<!–:en–>How to obtain a Social Security Number in the US?<!–:–>

In the this audio interview Michelle of English-Team talks to Ryan who works for the Social Security Administration in Tampa. US Social Security Administration Interview

Here is the transcript of the interview:

Hello English language learners!

This is Michelle from English-Team, and today I’d like to introduce you to Ryan.

- Ryan, how are you doing today?

- I’m doing great, how about yourself?

- I’m doing good, thank you! So, Ryan, I’d like to ask you a few questions, OK?

- Sure!

- OK, can you please tell me what you do for a living?

– I work… For five and a half years now I have worked at the Social Security Administration, a field office here in Tampa, where I’m a service representative.

- OK, what are your main duties?

- My main duties are to assign new social security numbers, to issue replacement social security cards for people who already have numbers. I also will… I deal with post entitlement benefit issues. In other words, people who are receiving checks — if they have a problem, for example, they didn't receive a benefit check for the month, or if they move without telling us, or any number of issues regarding people’s benefits that they receive from the government, I handle that.

- OK, can you tell me exactly what a social security number is?

- A social security number is a nine digit number, assigned to United States citizens, and many lawful resident aliens in the United States. It’s a number that is unique to each individual, it can never be assigned twice and never to more than one person. You need… Yeah? You need a social security number to get a job, to collect benefits, or to receive other government services. Many businesses for example, like banks or credit card companies will require a number.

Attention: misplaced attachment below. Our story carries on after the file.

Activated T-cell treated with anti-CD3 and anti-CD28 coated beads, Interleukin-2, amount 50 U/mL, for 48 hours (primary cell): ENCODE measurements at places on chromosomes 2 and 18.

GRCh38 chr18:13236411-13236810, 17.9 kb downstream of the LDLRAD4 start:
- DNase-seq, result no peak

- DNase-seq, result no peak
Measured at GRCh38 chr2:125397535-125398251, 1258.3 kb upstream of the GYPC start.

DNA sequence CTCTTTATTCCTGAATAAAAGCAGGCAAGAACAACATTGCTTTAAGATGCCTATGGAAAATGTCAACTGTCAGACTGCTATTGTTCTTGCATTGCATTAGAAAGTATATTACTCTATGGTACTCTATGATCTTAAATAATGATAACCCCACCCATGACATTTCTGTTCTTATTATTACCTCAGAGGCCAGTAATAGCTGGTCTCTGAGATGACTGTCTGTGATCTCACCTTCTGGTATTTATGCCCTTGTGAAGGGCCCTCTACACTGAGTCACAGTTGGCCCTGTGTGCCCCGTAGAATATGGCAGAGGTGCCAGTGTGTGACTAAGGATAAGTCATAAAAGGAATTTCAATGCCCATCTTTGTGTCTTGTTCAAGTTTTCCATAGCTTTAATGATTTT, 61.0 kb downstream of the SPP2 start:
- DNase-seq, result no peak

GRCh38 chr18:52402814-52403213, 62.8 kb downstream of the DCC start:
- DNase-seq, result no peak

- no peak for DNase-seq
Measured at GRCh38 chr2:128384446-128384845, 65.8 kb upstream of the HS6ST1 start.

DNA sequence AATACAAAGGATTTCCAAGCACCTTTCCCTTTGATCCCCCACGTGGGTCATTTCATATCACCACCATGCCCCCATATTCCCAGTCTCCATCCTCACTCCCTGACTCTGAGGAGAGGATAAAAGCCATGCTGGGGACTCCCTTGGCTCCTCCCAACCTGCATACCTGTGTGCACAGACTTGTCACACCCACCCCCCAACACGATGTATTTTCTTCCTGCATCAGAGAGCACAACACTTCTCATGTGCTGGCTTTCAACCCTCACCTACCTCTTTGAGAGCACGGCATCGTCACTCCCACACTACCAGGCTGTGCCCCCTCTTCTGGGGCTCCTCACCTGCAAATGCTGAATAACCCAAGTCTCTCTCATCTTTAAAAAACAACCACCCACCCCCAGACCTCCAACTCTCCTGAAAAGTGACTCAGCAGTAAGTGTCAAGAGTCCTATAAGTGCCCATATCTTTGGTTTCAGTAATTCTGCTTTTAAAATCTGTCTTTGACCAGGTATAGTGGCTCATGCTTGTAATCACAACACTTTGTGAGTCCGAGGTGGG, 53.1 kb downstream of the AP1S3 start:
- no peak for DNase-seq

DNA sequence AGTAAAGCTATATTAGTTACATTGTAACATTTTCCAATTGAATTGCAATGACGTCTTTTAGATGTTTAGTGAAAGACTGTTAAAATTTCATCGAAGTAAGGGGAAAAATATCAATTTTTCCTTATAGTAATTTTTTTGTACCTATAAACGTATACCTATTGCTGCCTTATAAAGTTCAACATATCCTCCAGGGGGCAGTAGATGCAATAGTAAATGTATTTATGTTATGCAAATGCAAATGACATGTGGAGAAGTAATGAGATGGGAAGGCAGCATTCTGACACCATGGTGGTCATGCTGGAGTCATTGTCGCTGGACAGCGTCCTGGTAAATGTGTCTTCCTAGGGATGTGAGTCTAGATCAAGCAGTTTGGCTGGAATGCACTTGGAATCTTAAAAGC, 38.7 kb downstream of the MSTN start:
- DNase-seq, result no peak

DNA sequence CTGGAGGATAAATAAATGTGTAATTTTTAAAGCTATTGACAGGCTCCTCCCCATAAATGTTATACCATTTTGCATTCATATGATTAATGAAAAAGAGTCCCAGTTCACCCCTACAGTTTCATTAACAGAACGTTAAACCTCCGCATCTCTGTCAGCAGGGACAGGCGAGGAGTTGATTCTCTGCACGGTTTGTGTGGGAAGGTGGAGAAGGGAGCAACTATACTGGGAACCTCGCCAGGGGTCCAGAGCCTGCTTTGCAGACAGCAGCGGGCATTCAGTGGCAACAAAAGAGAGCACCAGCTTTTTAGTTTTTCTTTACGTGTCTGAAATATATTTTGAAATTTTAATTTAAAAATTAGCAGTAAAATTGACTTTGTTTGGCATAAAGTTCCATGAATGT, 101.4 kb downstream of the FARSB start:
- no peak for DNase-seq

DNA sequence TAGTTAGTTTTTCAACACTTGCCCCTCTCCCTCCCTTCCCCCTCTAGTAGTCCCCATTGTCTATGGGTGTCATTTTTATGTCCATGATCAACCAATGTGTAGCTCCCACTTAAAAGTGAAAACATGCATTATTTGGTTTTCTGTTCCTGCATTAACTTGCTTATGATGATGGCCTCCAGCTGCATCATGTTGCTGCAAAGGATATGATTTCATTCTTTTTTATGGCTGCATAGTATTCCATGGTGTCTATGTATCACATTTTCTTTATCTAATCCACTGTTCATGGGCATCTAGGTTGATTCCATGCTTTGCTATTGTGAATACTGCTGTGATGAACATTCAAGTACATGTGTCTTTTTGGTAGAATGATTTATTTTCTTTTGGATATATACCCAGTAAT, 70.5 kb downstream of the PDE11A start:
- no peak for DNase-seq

- OK, so how does one actually obtain a social security number?

- New born children receive social security numbers usually about six weeks after birth. If you are an alien in need of a social security number, for example if you’re a student from a foreign country, if you have been relocated in the United States as an intercompany transferee, you have to come to our office, present certain documents such as a valid passport, an immigration document, your visa; and then we process your social security number. Usually it takes about five minutes.

– Oh, wow, that’s quick! Do you ever meet performers or athletes?

- I do, I do! Depending on the visa, we process social security numbers for circus performers, for foreign athletes — usually baseball players. There are many baseball players in my hometown for instance. We’re the spring training for the New York Yankees of the American League. My hometown is also home to MacDill Air Force Base, so foreign dignitaries or foreign military who come and train at MacDill Air Force Base for example, they come with an A1 visa, they are eligible to receive a social security number because they are going to work in the United States.